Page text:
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Issue No. 325 22 September 2006  

A Values Call
Opposition leader Kim Beazley has copped a bit of flak in the past week for his Aussie Values Pledge, but we reckon he got it at least half right.


Interview: Australia’s Most Wanted
The ACCC is the latest state agency to turn its guns on the construction union. National official, Dave Noonan, discusses the implications.

Industrial: The Fox and the Contractor
With new laws looming for “independent contractors”, Foxtel subbies have had the carpet pulled from under their feet, writes Nathan Brown.

Unions: Industrial Wasteland
A group of inner-Sydney veterans appear to be working to strip their families of retirement incomes. Jim Marr records their desperation.

International: Two Bob's Worth
German and British workers are participating in business decisions while WorkChoices locks Australians out of the conversation, writes Anthony Forsyth.

Economics: National Interest
John Howard claimed that interest rates would always be lower under a Coalition government than under Labor, Neale Towart crunchess the numbers.

Environment: The Real Dinosaur
Economic ignorance remains at the top and the critics are oblivious says Sol Power

History: Only In Spain?
The experiences of self management during the Civil War have been the one positive factor to come from that tragic event, and the Mondragon Cooperative Corporation thrives today.

Review: Clerk Off
Nathan Brown draws solace from some fellow social misfits.


 From Comrades to CUBs

 Workers Demand Right to Know

 Flying Kangaroo Eyes Passage to India

 It’s A Secret: Ballot Boosts ABC Campaign

 Brake WorkChoices, NSW Urged

 City or the Bush? It’s Telstra’s Call

 Compo Rights a Burning Issue

 2500 Get Coles Shoulder

 Hardie Payrise Stiffs Victims

 WorkChoices Reverse Somersault with Pike

 Qantas Workers Ground AWAs

 Latest Import: Childcare Workers

 Let Tem Eat Cake!

 Mugabe Thugs Mug Unionists


Westie Wing
MLC Ian West ventures beyond Macquarie St and into the desert of the eco rats.

The Soapbox
Testing Times
Former RLPA secretary and Newcastle Knights prop, Tony Butterfield, fires up over dawn raids.

Dare to Win
The union movement has lost an inspirational leader of working men and women, writes Jeana Vithoulkas

Tommy's Apprentice
Chapter Two - Tommy’s Tale.

 Fair Crack
 Aussie Values DOA
 It’s Not Cricket
 Kim’s New Platforms
 Reaping What You Sow
 Roll Out the Tanks
 Auntie Hijacked
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Compo Rights a Burning Issue

While NSW politicians can choose to ignore the impact of their controversial changes to compensation laws, former factory worker Dushan does not have that luxury.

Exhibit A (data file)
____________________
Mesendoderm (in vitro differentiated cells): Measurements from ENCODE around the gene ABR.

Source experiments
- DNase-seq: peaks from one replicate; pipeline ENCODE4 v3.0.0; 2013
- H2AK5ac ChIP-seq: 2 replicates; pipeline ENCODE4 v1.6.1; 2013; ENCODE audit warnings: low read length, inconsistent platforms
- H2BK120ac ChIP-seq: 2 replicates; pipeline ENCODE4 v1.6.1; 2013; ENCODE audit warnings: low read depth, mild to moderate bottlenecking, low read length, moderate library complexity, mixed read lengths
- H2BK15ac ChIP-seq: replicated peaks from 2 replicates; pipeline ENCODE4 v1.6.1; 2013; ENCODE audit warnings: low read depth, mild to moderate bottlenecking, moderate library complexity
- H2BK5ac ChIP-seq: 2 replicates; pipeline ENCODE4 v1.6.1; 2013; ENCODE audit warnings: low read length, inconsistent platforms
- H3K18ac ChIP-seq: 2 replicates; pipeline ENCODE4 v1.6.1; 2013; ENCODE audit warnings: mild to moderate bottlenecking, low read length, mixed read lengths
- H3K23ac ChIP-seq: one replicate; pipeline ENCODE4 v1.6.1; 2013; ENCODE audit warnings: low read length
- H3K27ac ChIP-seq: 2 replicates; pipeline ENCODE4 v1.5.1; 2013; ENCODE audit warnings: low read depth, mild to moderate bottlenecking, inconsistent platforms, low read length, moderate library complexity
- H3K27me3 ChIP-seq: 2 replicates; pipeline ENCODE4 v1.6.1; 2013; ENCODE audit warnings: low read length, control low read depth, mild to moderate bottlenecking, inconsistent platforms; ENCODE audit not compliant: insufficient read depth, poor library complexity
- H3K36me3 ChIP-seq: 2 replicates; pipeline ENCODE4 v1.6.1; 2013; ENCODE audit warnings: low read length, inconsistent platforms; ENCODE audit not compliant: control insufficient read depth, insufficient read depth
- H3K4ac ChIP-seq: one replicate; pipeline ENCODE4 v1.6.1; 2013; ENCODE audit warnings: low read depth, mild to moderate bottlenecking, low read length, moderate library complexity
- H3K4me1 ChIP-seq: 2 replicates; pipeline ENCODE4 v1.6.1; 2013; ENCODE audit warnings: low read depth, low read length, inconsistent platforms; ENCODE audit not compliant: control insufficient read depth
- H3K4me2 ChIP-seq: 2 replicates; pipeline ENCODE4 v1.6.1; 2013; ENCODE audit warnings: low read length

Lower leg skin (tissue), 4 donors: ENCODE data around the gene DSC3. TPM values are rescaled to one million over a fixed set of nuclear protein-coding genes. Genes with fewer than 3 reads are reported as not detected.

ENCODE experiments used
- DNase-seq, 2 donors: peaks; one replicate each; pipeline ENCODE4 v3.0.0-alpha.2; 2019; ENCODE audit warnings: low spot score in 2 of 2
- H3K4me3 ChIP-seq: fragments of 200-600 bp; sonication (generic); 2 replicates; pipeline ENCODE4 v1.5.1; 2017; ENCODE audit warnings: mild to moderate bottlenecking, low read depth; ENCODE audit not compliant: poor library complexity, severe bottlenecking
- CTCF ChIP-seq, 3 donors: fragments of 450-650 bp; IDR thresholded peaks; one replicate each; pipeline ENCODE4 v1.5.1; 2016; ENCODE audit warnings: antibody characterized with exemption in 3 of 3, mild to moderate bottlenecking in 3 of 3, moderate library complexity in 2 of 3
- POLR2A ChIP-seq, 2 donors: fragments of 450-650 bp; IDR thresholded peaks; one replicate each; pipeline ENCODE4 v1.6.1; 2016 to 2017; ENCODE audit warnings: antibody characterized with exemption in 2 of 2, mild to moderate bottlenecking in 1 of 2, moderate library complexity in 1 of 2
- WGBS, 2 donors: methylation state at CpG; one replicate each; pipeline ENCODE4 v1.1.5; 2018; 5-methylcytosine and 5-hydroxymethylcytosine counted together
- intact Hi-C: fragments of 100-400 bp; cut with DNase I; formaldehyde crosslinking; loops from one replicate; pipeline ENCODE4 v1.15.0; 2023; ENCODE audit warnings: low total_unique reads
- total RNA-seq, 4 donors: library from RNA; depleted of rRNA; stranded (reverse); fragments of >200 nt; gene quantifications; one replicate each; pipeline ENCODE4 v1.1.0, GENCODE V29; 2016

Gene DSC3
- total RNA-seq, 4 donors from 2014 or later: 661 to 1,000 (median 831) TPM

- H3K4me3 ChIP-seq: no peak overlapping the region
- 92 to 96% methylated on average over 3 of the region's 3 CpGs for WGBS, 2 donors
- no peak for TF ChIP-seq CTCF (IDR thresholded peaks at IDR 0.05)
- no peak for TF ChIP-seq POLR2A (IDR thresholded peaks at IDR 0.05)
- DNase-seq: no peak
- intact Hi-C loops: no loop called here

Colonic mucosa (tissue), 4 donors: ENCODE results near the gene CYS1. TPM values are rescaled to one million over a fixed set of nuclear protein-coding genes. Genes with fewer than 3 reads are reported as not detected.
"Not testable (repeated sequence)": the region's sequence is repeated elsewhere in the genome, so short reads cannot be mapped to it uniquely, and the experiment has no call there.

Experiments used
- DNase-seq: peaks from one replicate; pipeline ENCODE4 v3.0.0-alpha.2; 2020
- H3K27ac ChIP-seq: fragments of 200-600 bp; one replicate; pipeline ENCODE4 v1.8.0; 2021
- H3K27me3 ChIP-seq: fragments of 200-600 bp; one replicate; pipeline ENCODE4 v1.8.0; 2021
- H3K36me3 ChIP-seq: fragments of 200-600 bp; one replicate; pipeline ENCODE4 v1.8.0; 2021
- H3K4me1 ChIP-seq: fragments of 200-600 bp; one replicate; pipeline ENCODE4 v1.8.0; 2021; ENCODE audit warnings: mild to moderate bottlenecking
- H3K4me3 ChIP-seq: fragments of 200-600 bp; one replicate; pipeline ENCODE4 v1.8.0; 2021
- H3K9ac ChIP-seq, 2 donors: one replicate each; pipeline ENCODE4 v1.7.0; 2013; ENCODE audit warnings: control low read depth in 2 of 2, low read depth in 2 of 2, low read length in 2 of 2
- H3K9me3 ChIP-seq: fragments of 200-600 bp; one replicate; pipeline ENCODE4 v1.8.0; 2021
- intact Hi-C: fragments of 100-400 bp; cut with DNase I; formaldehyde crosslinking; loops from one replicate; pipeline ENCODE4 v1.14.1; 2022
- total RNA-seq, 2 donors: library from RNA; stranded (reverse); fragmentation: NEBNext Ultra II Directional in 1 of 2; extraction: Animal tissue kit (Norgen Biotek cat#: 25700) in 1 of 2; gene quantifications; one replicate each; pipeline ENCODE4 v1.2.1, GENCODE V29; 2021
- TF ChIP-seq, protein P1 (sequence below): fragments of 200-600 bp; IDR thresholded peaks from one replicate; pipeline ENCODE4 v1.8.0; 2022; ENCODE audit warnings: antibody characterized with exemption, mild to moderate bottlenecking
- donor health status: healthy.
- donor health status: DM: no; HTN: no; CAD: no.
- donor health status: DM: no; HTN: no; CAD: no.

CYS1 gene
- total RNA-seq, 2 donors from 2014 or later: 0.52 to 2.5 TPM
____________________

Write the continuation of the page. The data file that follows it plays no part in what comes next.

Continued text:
In June 2003, the fireworks factory he worked in erupted as the machine he was operating caused gun powder to ignite, setting off a chain of powerful explosions.

Dushan woke from a coma two weeks later with third degree burns to over 70% of his body and an uncertain future with the possibility of never being able to work again.

He also woke to the reality that exists in NSW where he is unable to sue for damages, due to changes to compensation laws introduced by the state Government over the last six years.

The controversial changes were met with strong opposition at the time from Unions NSW and the wider union movement.

The resulting campaign included a mass union meeting that broke all previous records and culminated in a firey picket outside State Parliament in June 2001.

Now a new campaign is being mounted in the lead up to the March 2007 state election to restore personal injury compensation rights that were stripped away under the guise of tort reform.

Named A Fair Go For Injured People, the campaign has seen four peak legal bodies - the Law Society of NSW, NSW Bar Association, Law Council of Australia and Australian Lawyers' Alliance - join forces.

Their aim, according to NSW Bar Association President Michael Slattery is " to educate the public about the impact of the laws in the lead up to the March State election... with the ultimate aim of restore fairness to the system."

Individual stories, like that of Dushan, will be used to highlight the negative impact of the changes to personal injury laws.

Since the accident, Dushan has very little mobility in his upper body which has required constant operations to re-graft skin. Needing around the clock care, Dushan's wife had to quit her job to become his primary carer fulltime.

" Beacause of the accident I have lost everything," Dushan said.

Australian Lawyers Alliance President Richard Royle called the politicians to take notice.

"The Government must hear these voices and amend laws to bring fairness back to the system," he said.


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